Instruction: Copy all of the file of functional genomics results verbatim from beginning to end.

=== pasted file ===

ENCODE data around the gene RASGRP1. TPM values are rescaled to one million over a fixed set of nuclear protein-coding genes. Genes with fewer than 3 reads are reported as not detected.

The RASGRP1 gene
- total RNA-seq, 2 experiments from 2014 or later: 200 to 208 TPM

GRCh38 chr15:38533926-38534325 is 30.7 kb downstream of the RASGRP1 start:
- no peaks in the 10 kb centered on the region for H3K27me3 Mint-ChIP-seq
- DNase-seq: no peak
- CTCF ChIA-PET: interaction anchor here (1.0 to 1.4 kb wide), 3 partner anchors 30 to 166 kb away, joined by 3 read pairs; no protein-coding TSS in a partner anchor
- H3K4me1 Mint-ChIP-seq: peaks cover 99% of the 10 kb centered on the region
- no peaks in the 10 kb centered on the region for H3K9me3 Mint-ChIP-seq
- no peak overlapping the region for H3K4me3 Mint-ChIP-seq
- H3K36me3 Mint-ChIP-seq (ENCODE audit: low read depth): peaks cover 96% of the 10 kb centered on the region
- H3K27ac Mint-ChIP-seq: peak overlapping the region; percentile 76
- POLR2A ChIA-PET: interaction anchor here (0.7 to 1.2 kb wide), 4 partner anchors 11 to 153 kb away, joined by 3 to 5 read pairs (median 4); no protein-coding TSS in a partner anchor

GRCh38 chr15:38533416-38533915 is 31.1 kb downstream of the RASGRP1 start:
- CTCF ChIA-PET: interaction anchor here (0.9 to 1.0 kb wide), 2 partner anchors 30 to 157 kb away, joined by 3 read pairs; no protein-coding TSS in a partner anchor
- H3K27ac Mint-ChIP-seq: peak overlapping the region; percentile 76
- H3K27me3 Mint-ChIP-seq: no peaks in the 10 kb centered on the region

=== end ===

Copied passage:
ENCODE data around the gene RASGRP1. TPM values are rescaled to one million over a fixed set of nuclear protein-coding genes. Genes with fewer than 3 reads are reported as not detected.

The RASGRP1 gene
- total RNA-seq, 2 experiments from 2014 or later: 200 to 208 TPM

GRCh38 chr15:38533926-38534325 is 30.7 kb downstream of the RASGRP1 start:
- no peaks in the 10 kb centered on the region for H3K27me3 Mint-ChIP-seq
- DNase-seq: no peak
- CTCF ChIA-PET: interaction anchor here (1.0 to 1.4 kb wide), 3 partner anchors 30 to 166 kb away, joined by 3 read pairs; no protein-coding TSS in a partner anchor
- H3K4me1 Mint-ChIP-seq: peaks cover 99% of the 10 kb centered on the region
- no peaks in the 10 kb centered on the region for H3K9me3 Mint-ChIP-seq
- no peak overlapping the region for H3K4me3 Mint-ChIP-seq
- H3K36me3 Mint-ChIP-seq (ENCODE audit: low read depth): peaks cover 96% of the 10 kb centered on the region
- H3K27ac Mint-ChIP-seq: peak overlapping the region; percentile 76
- POLR2A ChIA-PET: interaction anchor here (0.7 to 1.2 kb wide), 4 partner anchors 11 to 153 kb away, joined by 3 to 5 read pairs (median 4); no protein-coding TSS in a partner anchor

GRCh38 chr15:38533416-38533915 is 31.1 kb downstream of the RASGRP1 start:
- CTCF ChIA-PET: interaction anchor here (0.9 to 1.0 kb wide), 2 partner anchors 30 to 157 kb away, joined by 3 read pairs; no protein-coding TSS in a partner anchor
- H3K27ac Mint-ChIP-seq: peak overlapping the region; percentile 76
- H3K27me3 Mint-ChIP-seq: no peaks in the 10 kb centered on the region